The Rebellion

Walpole High School Does Not Receive the Massachusetts School Building Authority Grant

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Walpole High School Does Not Receive the Massachusetts School Building Authority Grant

Hope Jordan

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In December, Walpole High School was notified that they did not receive the grant from the Massachusetts School Building Authority (MSBA), which would have allowed Walpole to build a new high school.

“I believe they invited 15 schools into the program and about 85 applied,” Principal Stephen Imbusch said. “I think the number depends on the overall cost of the projects, as they only have a certain dollar amount to play with.”

The association works by using tax money for their building projects, taking one penny of the state’s 6.25% sales tax. Throughout their 11-year existence, the program has made more than $12.4 billion for school districts.

Schools in Massachusetts begin by submitting a Statement of Interest (SOI) to the program, detailing what their plan is in regards to the use of the grant. The Board of Directors then meets and determines the district best suited for the grant. Once a school is accepted into the program, a 9-month process begins where the school works with the program discussing the new school with designers and architects.   

The goal of the MSBA is represented in their mission statement: to “partner with Massachusetts communities to support the design and construction of educationally-appropriate, flexible, sustainable, and cost-effective public school facilities.”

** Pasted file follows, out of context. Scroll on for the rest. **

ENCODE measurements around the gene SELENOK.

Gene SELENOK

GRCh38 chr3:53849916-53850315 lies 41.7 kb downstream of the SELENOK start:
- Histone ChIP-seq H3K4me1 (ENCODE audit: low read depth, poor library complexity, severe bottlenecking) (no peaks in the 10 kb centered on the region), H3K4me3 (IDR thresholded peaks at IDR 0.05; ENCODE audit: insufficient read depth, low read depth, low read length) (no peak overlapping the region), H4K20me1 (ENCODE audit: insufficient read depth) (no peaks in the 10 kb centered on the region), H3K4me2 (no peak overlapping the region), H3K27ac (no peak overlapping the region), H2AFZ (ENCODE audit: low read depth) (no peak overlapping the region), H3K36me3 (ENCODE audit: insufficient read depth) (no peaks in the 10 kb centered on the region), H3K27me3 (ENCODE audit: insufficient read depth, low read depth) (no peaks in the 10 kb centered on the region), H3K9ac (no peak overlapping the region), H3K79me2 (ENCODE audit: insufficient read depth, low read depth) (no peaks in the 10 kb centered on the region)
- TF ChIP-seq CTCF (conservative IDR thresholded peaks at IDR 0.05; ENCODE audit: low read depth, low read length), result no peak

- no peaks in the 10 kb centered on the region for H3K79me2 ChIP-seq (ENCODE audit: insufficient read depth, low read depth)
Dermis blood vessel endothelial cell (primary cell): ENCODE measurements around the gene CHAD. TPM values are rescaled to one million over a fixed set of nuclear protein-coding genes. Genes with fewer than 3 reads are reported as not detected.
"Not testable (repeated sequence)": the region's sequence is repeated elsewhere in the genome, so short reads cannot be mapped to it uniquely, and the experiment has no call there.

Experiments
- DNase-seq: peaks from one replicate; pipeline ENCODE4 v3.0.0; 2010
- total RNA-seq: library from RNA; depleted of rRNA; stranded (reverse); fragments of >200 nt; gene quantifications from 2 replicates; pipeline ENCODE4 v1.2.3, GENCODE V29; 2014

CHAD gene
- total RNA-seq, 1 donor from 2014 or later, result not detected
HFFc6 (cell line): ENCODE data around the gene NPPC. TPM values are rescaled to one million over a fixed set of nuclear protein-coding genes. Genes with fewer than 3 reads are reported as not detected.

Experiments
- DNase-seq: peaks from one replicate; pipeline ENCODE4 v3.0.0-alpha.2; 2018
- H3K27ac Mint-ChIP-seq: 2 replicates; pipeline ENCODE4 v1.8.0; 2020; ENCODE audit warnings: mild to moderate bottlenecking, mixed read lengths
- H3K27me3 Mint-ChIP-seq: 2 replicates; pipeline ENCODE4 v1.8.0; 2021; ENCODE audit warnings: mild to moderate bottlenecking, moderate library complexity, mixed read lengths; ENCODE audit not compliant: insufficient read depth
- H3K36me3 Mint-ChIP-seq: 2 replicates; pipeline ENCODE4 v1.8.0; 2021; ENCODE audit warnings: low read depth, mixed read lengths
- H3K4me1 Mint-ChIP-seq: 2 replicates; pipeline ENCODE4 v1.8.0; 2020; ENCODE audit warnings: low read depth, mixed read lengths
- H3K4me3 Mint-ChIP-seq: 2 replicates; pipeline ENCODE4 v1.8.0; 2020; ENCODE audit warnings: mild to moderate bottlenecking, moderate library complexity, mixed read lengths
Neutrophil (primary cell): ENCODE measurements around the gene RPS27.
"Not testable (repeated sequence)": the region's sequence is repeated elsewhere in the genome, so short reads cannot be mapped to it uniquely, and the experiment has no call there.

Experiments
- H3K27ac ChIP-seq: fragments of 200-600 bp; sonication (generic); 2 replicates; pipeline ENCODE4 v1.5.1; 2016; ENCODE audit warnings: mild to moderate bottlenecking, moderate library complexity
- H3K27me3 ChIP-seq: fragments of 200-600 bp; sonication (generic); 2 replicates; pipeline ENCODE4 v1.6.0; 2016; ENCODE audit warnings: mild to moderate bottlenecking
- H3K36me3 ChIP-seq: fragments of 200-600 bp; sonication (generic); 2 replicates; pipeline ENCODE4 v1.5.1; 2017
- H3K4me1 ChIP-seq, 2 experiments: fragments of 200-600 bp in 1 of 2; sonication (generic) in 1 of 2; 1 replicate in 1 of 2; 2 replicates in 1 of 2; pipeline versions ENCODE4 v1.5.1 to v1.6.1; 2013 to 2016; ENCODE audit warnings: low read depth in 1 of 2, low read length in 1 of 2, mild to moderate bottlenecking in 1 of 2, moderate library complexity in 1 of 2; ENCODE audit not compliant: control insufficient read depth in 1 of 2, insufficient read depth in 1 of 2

“This town has already committed to spending a million to $1.5 million on a new school,” Imbusch said. “If they don’t bring us into the program, the town might decide to do the old plan, which is to build a new middle school and add onto the high school.”

In spite of the rejection from the association this year, Imbusch still plans on applying again next year.

“The MSBA have already told us that most schools have to re-apply a number of times before being accepted into the program,” Imbusch said. “We have to add on here, and if you look to the projected numbers for 2022 [class size] is going up by about 50 students.”

In the coming years, Walpole High hopes to gain support from the MSBA and from the town of Walpole in their efforts to expand or rebuild the high school.

“Here’s the thing: we are kind of stuck for space.The MSBA have already told us that most schools have to re-apply a number of times before being accepted into the program,” Imbusch said. “So the question is, do we do an addition, or do we continue applying for the program?”

About the Writer
Hope Jordan, Business Manager

Hope Jordan, class of 2019, is the business manager for The Rebellion. At Walpole High School, she is a member of Student Council and a member of the Student...

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Walpole High School Does Not Receive the Massachusetts School Building Authority Grant